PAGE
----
Emergencies can happen at a moment’s notice, giving you no time to prepare or ask questions. In those situations, having been proactively trained on how to respond and how to act can make or break the outcome.
A study done by Rave Mobile Safety found that only 75% of polled companies in the United States have plans in place for hazardous materials incidents and instances of workplace violence. On top of that, only 54% of those businesses have prepared employees for cases of civil unrest. While these problems may seem distant and unable to harm your organization, every business must be ready for the worst — even if emergencies never strike.
Let’s take a look at emergency preparedness training and what requirements your team needs to cover to stay safe.
Why Emergency Preparedness Training Is Important
Training is essential to ensure every worker knows what to do when there’s an emergency or disruption of business operations. When each individual is familiar with the protective actions, including evacuation procedures, shelter recommendations or protective gear, everyone can focus on keeping themselves safe before ensuring everyone else around them is, which is the most proactive approach to an emergency situation.
The types of risks your organization is exposed to will depend on your industry and type of work. If you deal with chemicals or handle any types of hazardous materials, you’ll have different safety measures than manufacturers. The vital thing to keep in mind is that when proactive measures are in place and people are prepared, not only are they safer, but the company can return to work as usual faster.
OSHA states that emergency planning in the workplace should include:
- Escape procedures and escape route assignments.
- Special procedures for employees who perform or shut down critical plant operations.
- Systems to account for all employees after evacuation and for information about the plan.
- Rescue and medical duties for employees who perform them.
- Means for reporting fires and other emergencies.
When everyone knows what’s expected of them and has an action plan for each and every scenario, emergency response can be less stressful and harmful to involved individuals.
4 Phases of Emergency Management
According to FEMA, there are four phases of emergency preparedness and management: mitigation, preparedness, response and recovery. Each of these phases is essential for an organization to be fully ready to face an emergency successfully.
This phase is where organizations take action to prevent or reduce the cause, impact and consequences of risk. To help identify what hazards may impact a business, it’s beneficial to conduct a risk assessment. The types of problems your company determines as a risk will depend on the industry, but the most common OSHA violations that cause injury include:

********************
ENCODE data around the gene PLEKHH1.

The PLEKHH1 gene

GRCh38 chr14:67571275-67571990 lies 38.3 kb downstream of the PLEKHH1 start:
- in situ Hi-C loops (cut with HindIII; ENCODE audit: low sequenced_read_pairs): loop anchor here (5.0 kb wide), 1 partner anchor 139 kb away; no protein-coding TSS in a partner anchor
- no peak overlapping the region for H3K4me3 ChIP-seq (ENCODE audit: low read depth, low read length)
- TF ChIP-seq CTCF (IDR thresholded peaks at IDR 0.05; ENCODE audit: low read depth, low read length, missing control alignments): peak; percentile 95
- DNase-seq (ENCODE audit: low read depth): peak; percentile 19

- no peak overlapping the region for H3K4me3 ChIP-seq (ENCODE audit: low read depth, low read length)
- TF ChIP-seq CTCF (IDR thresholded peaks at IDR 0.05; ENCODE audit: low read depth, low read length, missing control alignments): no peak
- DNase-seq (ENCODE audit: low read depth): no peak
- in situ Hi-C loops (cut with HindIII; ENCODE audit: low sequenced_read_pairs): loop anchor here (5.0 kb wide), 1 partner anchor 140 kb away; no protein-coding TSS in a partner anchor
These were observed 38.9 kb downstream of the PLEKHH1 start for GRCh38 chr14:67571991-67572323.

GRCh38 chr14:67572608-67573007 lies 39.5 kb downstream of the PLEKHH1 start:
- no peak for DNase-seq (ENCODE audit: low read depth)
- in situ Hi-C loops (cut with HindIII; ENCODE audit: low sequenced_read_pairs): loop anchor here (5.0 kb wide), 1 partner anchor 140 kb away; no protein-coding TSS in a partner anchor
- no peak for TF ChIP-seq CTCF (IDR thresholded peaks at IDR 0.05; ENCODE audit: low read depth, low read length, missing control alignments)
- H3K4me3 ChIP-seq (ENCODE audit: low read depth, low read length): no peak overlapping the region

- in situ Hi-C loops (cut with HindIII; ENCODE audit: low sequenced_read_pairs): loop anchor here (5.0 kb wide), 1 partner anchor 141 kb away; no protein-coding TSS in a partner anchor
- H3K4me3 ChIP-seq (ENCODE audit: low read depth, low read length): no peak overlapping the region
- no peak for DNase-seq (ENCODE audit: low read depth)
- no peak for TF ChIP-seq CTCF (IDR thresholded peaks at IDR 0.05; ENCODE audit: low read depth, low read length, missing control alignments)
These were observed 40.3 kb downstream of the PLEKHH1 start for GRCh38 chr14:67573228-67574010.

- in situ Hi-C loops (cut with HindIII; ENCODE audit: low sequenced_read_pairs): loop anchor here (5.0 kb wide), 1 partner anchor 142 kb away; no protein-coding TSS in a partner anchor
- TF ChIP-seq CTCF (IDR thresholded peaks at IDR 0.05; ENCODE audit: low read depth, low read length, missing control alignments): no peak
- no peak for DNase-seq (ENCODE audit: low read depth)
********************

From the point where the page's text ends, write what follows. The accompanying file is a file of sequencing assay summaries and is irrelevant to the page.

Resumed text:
- Fall protection.
- Hazard communication.
- Respiratory protection.
- Powered industrial trucks.
- Fall protection training requirements.
- Eye and face protection.
- Machine guarding.
If your company deals with any of these elements, you must determine which could be potential dangers to staff members. Other risks outside your organization, like weather and civil situations, can’t be avoided, but you can create an emergency plan on how to protect your team and respond.
Preparing employees for emergencies and other events that can’t be mitigated fully includes planning, training and providing educational opportunities. Thinking about and getting people ready for the worst can help your business respond effectively. The best way to do this is to come up with the most ideal response to the identified threats. For instance, having escape routes or safe places for people to go to during extreme weather or natural disasters. Another aspect of disaster preparedness is having access to first aid kits and the numbers for emergency responders in every area of the company.
After a disaster, the response phase is where personal safety and well-being are taken care of and addressed. If this phase wasn’t prepared for, it will only be a reaction to the situation, which can be chaotic and disorganized. Rather, an effective response is intentionally proactive and focused on appropriate actions for every individual. Employers with a strategic emergency plan in place will also be able to communicate with their employees quickly to ensure everyone is safe and going through the necessary steps based on their roles and responsibilities established in the preparedness phase.
Lastly, recovery is the period of restoration where an action is taken to return the organization to regular operations and activities. Taking corrective action is more seamless when a recovery plan is established during the preparation phase, guiding employees through emergency procedures.
Modern Training Solutions Made Accessible
When it comes to safety, you need the most flexible and high-quality emergency management training solution available to ensure every person on your team receives the most accurate and up-to-date information. Video Training Power provides teams with a library full of on-demand video training resources that can encourage engaging classroom-style discussions among your workers.